>as a government) can request that people use a certain form of their name.

The cases of individuals and organizations are not really parallel,
since the subject is foreign names for organizations, particularly
countries. Few individuals, other than the pope and some historical
figures, have names that get translated into other languages.

[...]


>[*] Or usage. I'm constantly asking not to be alphabetised under 'v'.

So all databases of names should have a separate field to indicate the
individual's alphabetization preference? And when I'm looking for
"von Brighoff" I have to try "V" *and* "B" in case the von Brighoff
I'm looking for doesn't share your preference? And maybe some people
whose names contain "ö" want it alphabetized as "oe" and others as "o"
and others as "ö" at the end of the alphabet.

Isn't the whole point of alphabetizing to allow people to find things,
rather than to cater to the individual preferences of the people whose
names are being alphabetized? Isn't it better to have a standard?

Keith C. Ivey <kci...@cpcug.org>
http://cpcug.org/user/kcivey/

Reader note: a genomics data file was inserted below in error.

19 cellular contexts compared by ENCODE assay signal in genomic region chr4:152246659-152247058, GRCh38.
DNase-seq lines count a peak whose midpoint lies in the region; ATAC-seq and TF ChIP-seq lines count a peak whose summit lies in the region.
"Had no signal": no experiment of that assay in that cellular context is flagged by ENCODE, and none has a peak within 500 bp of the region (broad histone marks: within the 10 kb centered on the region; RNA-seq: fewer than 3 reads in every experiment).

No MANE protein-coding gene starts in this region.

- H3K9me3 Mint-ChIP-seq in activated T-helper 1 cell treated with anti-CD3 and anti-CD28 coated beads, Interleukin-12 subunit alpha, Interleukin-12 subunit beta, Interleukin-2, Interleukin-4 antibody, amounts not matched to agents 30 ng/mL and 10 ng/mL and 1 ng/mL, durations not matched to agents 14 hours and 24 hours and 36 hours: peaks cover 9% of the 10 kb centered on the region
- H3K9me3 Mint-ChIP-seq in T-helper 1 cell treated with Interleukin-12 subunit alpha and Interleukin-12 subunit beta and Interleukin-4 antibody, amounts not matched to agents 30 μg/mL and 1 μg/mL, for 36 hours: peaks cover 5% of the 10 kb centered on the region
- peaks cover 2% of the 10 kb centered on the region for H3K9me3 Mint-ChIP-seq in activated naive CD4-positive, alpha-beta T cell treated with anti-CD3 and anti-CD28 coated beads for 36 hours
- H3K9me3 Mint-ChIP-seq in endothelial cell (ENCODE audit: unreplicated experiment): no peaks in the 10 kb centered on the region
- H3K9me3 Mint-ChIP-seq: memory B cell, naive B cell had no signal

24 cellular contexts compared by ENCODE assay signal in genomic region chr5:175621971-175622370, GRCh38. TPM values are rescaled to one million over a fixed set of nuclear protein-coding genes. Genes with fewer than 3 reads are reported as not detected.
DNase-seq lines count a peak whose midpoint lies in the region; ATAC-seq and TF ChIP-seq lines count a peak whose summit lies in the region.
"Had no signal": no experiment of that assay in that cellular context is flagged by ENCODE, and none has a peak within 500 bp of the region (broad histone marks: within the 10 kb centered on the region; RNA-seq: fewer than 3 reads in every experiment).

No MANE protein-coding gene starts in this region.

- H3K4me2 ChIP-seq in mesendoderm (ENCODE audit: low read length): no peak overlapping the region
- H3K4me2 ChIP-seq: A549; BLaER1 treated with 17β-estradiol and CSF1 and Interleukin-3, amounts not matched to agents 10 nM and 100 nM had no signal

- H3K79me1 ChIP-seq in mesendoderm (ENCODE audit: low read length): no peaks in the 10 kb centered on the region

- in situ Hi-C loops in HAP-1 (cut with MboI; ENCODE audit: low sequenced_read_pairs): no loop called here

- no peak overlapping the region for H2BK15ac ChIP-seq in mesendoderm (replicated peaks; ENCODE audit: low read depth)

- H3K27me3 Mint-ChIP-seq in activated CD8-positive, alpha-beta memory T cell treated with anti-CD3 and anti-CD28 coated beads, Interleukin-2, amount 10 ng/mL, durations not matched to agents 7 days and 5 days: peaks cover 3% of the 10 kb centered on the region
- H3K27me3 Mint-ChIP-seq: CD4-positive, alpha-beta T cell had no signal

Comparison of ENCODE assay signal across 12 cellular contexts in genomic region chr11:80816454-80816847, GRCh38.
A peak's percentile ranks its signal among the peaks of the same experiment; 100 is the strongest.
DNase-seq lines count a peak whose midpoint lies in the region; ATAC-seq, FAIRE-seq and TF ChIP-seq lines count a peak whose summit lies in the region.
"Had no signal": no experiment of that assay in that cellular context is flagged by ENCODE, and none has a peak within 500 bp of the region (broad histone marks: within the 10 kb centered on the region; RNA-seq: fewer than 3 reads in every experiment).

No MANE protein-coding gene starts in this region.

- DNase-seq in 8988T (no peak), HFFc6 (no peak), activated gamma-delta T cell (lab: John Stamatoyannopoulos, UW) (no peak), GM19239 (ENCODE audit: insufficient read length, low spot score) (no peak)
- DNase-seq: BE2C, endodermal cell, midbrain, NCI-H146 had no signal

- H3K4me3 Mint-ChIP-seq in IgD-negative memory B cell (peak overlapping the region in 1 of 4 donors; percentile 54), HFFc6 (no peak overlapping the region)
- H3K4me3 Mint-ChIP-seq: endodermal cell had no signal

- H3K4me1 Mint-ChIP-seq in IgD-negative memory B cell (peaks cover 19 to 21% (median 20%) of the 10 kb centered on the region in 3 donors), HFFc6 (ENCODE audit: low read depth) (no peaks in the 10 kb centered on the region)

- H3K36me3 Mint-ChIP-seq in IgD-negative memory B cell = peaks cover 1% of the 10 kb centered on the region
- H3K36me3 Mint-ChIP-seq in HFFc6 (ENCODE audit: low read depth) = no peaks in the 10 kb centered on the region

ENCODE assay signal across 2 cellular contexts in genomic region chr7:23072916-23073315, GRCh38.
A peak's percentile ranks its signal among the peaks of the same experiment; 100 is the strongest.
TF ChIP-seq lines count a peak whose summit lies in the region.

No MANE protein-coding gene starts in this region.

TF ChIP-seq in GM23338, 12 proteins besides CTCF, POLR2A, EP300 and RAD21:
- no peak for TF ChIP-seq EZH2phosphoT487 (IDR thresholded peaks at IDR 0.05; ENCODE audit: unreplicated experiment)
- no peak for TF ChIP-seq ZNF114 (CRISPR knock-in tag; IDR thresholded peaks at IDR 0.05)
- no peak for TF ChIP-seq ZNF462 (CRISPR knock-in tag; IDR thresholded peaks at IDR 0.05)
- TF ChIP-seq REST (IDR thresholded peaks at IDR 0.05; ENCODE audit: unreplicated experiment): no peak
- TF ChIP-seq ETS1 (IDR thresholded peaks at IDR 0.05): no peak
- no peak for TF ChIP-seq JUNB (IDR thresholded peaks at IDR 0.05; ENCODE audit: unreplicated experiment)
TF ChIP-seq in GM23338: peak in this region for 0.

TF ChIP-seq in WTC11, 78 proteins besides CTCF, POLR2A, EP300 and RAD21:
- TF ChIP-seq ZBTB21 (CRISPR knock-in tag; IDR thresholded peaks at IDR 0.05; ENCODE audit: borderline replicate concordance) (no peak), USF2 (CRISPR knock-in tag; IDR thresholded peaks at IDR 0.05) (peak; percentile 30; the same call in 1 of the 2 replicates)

Washington, DC

J Fisher

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Jul 29, 1998, 3:00:00 AM7/29/98
to
D. Edward Gund v. Brighoff (de...@midway.uchicago.edu) wrote:
: In article <35BDA447...@mcphy3.med.nyu.edu>,
: Vladimir Makarenko <ma...@mcphy3.med.nyu.edu> wrote:

: >From now please, because of my strong feelings replace Russia


: >with "Rossiya", Moscow with "Moskva", Sibiria with "Seebeer", CIS
: >with "SNG", the rest of the list I'll post a little bit later.

:
: In my future dealing with you, I will.

Suppose he made it compulsory for you to use the Cyrillic
alphabet when mentioning these places, instead of insulting
his country and culture by using a transcription?

--
--John

D. Edward Gund v. Brighoff

unread,
Jul 29, 1998, 3:00:00 AM7/29/98
to
In article <35bf87d...@newsreader.digex.net>,

Keith C. Ivey <kci...@cpcug.org> wrote:
>de...@midway.uchicago.edu (D. Edward Gund v. Brighoff) wrote:
>
>>No one can prescribe English usage, at least not effectively. However,
>>just as an individual can request that one use only a certain spelling